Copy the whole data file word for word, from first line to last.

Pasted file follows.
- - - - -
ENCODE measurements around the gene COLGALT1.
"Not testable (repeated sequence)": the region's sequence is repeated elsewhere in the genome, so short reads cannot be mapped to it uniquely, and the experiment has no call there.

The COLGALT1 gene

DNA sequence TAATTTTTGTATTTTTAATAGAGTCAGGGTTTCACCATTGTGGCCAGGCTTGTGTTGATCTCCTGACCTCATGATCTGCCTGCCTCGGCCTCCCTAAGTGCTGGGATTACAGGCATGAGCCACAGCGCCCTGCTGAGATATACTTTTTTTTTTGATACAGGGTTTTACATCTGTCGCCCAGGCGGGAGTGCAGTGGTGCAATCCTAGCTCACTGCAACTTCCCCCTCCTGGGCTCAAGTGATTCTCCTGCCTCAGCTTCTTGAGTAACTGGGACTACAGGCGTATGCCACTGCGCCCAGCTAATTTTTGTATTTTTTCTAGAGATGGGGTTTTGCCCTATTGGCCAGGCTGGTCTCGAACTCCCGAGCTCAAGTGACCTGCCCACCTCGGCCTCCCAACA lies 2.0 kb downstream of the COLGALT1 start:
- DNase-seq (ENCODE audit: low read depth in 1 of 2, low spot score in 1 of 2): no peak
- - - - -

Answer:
ENCODE measurements around the gene COLGALT1.
"Not testable (repeated sequence)": the region's sequence is repeated elsewhere in the genome, so short reads cannot be mapped to it uniquely, and the experiment has no call there.

The COLGALT1 gene

DNA sequence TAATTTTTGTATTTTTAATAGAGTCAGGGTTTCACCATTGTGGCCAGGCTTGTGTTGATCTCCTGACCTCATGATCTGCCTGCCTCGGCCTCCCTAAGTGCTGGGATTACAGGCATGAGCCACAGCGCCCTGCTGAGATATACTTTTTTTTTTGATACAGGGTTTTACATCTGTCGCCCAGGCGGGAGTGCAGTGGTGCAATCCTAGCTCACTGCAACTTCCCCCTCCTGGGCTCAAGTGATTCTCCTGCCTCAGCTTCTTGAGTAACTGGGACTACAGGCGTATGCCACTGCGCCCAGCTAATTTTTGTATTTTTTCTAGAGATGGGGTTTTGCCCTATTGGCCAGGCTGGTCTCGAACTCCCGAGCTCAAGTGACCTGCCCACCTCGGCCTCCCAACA lies 2.0 kb downstream of the COLGALT1 start:
- DNase-seq (ENCODE audit: low read depth in 1 of 2, low spot score in 1 of 2): no peak